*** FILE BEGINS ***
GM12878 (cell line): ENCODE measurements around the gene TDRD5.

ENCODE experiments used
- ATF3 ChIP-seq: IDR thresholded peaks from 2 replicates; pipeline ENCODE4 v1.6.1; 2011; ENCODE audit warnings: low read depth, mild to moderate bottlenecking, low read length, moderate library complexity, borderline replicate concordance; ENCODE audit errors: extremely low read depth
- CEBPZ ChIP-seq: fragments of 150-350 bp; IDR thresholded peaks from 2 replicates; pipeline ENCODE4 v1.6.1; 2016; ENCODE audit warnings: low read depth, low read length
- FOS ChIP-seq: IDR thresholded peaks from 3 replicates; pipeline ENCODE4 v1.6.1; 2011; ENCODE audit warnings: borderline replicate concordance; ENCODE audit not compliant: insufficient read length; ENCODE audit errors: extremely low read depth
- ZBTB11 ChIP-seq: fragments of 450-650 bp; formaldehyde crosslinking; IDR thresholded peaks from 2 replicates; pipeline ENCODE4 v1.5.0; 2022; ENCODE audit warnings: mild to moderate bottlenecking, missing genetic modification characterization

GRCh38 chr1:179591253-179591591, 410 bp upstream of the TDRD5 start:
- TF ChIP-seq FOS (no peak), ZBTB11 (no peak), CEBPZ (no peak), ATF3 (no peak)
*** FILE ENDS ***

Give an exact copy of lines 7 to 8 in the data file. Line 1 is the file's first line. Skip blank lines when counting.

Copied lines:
GRCh38 chr1:179591253-179591591, 410 bp upstream of the TDRD5 start:
- TF ChIP-seq FOS (no peak), ZBTB11 (no peak), CEBPZ (no peak), ATF3 (no peak)